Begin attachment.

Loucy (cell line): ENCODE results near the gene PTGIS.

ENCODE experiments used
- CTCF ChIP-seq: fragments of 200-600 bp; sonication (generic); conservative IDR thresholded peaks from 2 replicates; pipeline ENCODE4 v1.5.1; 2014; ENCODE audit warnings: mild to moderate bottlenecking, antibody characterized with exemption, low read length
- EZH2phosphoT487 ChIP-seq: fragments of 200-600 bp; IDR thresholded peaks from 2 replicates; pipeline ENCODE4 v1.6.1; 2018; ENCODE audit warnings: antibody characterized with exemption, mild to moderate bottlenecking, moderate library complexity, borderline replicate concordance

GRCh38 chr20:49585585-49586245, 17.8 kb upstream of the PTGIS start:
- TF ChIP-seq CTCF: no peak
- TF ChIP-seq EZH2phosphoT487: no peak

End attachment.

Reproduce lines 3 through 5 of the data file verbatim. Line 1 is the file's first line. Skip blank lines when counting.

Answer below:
- CTCF ChIP-seq: fragments of 200-600 bp; sonication (generic); conservative IDR thresholded peaks from 2 replicates; pipeline ENCODE4 v1.5.1; 2014; ENCODE audit warnings: mild to moderate bottlenecking, antibody characterized with exemption, low read length
- EZH2phosphoT487 ChIP-seq: fragments of 200-600 bp; IDR thresholded peaks from 2 replicates; pipeline ENCODE4 v1.6.1; 2018; ENCODE audit warnings: antibody characterized with exemption, mild to moderate bottlenecking, moderate library complexity, borderline replicate concordance

GRCh38 chr20:49585585-49586245, 17.8 kb upstream of the PTGIS start: